They Got Next
On April 24, 1996, women’s basketball announced “We Got Next” as the NBA Board of Governors approved the concept of a Women’s National Basketball Association (WNBA) to begin in June 1997. Since that day in 1996 there have been many firsts for the WNBA: Val Ackerman — the first president of the WNBA; Sheryl Swoopes — the first player signed to the WNBA; Cynthia Cooper — the league’s first Most Valuable Player; the Houston Comets — the first WNBA Champions; Lisa Leslie — the first WNBA player to capture all three MVP awards (regular season, All-Star and Championship) in one season.
The WNBA deserves the same attention and respect equal to the NBA due to its equal entertainment value, competitiveness, and their rights to compete and be seen, and get paid just as much.
Critics say that the WNBA isn’t really entertaining because the game is just about running up and down the court shooting lay-ups and making free throws, that there is always one team dominating, and that the game is boring because none of the ladies can dunk. Well, the slam dunk is no longer a move reserved for Vince Carter, Kobe Bryant and the other high-flying guys of the NBA. Lisa Leslie of the Los Angeles Sparks made history on July 30, 2002 when she did a one-handed slam dunk in a game against the Miami Sol. Leslie’s history-making move should pave the way for more women to try slamming the ball during WNBA games.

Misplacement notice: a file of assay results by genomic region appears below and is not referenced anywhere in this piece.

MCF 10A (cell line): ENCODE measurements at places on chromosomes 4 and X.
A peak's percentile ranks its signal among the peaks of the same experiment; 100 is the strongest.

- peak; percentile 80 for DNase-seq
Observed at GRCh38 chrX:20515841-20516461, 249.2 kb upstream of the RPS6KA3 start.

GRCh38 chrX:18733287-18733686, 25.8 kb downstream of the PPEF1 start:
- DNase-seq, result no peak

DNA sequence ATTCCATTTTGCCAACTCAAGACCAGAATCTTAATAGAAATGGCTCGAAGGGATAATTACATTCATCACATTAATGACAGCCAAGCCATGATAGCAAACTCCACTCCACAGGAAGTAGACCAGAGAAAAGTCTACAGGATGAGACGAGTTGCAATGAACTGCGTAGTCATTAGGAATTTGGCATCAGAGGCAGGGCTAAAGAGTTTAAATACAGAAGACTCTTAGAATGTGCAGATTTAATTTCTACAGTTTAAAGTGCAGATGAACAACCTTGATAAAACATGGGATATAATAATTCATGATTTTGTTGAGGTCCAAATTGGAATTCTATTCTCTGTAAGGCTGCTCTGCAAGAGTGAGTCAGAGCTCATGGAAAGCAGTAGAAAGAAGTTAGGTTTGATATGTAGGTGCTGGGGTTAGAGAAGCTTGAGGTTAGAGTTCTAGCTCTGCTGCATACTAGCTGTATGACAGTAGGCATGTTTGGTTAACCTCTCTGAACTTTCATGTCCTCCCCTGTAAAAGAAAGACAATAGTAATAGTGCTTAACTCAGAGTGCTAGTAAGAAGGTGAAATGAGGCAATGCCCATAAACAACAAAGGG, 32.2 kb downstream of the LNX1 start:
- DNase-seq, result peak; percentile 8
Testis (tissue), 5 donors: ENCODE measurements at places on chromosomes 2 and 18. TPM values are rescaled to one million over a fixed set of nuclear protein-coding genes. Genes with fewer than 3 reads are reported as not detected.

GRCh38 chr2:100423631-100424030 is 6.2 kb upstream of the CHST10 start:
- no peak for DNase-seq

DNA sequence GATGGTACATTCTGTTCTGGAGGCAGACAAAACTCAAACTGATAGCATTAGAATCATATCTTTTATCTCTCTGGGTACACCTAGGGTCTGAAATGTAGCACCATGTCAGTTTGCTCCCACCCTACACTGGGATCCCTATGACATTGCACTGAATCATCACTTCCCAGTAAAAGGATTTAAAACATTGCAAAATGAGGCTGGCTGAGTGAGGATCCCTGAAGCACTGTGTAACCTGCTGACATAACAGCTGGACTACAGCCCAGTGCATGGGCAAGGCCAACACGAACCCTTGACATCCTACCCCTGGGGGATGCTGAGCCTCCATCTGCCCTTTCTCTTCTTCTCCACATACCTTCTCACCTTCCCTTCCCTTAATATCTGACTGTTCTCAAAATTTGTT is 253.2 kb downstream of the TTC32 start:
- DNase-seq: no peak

Lisa Leslie is just one of the women making the WNBA more exciting and entertaining. Although Leslie was the big story for the league in 2002 becoming the first WNBA player to capture all three MVP awards in the same season, joining NBA greats Shaquille O’Neal, Michael Jordan and Willis Reed as the only pro hoopsters to accomplish that feat. In 2001, The WNBA welcomed its 10 millionth fan prior to game 2 of the WNBA Championship at the Staples Center. The Seattle Storm won the first pick in the 2002 WNBA Draft in the inaugural WNBA Draft Lottery held in New York. Things got even more entertaining when the top ten picks included four of the most exciting college players coming from the same team that won the National Championship that year. They were Connecticut Huskies Sue Bird, Swin Cash, Ashja Jones and Tamika Williams going 1st, 2nd, 4th and 7th in the draft. Now two years after Cash was drafted to the Detroit Shock, and after going 9-25 in the 2002 season is now one of the most exciting basketball teams in league history. The youngest team in the league turned around their franchise with a 25-9 record under new coach, former Detroit Pistons, Bill Lambier and a trip to the 2003 WNBA Finals, the first in team history. The match-up will be against the 2 time defending champions Los Angeles Sparks, making it one of the most exciting finals in league history.